2006 Campus Technology Innovators: Student Information Systems

2006 Campus Technology Innovators

TECHNOLOGY AREA: STUDENT INFORMATION SYSTEMS
Innovator: University of North Texas Health Science Center

 


 

2006 CT Innovators: Texas

ALEXANDER: UNTHSC’s SIS is keeping
medical students ahead of the curve.

Challenge Met

As at most medical schools, the large class sizes and lecture environment at the University of North Texas Health Science Center meant little faculty-student interaction. Individual students at extreme ends of the performance curve easily attracted faculty and administrators’ attention, but the majority of students floated from matriculation to graduation anonymously.

Yet, at the Texas College of Osteopathic Medicine (a component school of UNTHSC), administrators wanted a better way to track students, and protect them from academic— and financial—pitfalls. “The average indebtedness of a medical graduate is more than $110,000,” says Jerry Alexander, director of academic information services at UNTHSC. “When a student is assisted through a proactive approach and is able to successfully graduate, the large investment of the student, as well as the state of Texas, is protected. Our goal is ‘no medical student left behind.’”

Alexander and the Academic Information Services team stepped up to the plate to design and implement a comprehensive online student tracking system.They focused on bringing all reports into real-time, electronic delivery: As soon as a student exam is graded, that information is immediately available online, integrated into his complete academic record, with full drill-down capability— from pre-admission data through the most recent test grade. So much data now is available that a full counseling report for a fourth-year student can run over 15 pages.

To cut data interpretation time, visuals are a prominent report element. Scores are colorcoded to reflect deviations from the class or national mean, and deviations are presented in bar charts, using the same colors. “If I see a lot of yellow on the report, I know I have a student in jeopardy,” says Bruce Dubin, associate dean for medical education,“and if I see a lot of green, I’m dealing with an excellent student.” In addition, says Alexander, the color coding aids in developing and applying academic policies. “A student with two yellow bands on a grade report for a semester will automatically be referred for academic assistance— thus at the first sign of difficulty, students are being directed to our academic counselors for guidance.”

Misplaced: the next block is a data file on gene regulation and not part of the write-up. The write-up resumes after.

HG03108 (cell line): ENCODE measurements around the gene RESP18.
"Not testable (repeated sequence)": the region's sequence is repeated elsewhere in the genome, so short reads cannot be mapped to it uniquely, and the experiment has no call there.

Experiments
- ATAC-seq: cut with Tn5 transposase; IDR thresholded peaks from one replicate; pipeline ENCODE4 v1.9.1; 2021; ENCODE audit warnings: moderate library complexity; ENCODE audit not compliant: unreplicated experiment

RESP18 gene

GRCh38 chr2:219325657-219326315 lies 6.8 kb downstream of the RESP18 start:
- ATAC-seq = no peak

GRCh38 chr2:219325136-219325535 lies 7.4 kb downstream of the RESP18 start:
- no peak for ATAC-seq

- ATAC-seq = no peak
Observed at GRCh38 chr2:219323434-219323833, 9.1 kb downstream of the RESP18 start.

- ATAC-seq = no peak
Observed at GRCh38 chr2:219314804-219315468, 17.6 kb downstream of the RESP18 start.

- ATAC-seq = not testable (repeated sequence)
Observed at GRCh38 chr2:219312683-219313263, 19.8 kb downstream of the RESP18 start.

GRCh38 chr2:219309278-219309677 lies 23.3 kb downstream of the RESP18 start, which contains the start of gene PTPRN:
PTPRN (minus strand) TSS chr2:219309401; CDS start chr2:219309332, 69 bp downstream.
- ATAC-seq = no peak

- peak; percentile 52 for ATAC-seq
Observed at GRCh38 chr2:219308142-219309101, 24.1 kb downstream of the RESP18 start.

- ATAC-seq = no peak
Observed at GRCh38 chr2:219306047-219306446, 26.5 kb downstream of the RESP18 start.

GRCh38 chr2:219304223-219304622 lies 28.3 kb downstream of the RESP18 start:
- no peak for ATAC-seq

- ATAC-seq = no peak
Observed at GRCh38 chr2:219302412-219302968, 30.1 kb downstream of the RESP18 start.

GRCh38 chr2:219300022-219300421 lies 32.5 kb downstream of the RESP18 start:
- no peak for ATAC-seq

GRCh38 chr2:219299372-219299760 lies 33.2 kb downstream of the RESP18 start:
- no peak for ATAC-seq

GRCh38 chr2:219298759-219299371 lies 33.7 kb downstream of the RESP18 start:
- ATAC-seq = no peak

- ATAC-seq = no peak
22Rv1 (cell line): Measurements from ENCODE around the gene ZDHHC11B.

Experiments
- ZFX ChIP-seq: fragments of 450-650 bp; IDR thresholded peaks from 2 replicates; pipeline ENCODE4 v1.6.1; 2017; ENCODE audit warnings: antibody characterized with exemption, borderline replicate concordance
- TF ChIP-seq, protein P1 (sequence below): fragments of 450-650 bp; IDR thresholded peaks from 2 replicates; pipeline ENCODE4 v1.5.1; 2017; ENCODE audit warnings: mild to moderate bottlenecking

How They Did It

At the inception of the project, Alexander and his team looked for technologies that met five key criteria: 1) internet-based; 2) a strong underlying database; 3) integrated graphics capability; 4) a robust middleware component allowing native connections to multiple data sources; and 5) strong business intelligence features, including data visualization and rule-based color coding. “Information Builders’ WebFocus met all of our requirements,” says Alexander.

A major design driver was navigability, says Alexander—a program so intuitive, the entire user manual could be written on the back of a postage stamp. Also key: Color and graphics would complement or replace text wherever possible.

Next Steps

The Academic Information Services team continues to fine-tune the tracking system, looking for ways to create a more complete picture of each student. “We plan to expand the project’s scope to include more ‘soft’ qualitative information about students (such as their extracurricular activities, interests, and career goals) to complement the ‘hard’ quantitative information,” says Alexander.

Advice

“Have a broad vision of what you want to accomplish, but start small and then expand,” says Alexander. “For example, begin by migrating paper-based, in-process grade rosters to an electronic format. Then identify new audiences for data that was previously needed but not accessible.” He also points out that there can be a second, unanticipated audience for such a project: students themselves.“We were surprised at the level of support and enthusiasm for the project among students. As administrators began using the report, news of the project spread among students and they began to come in and request a counseling session.”

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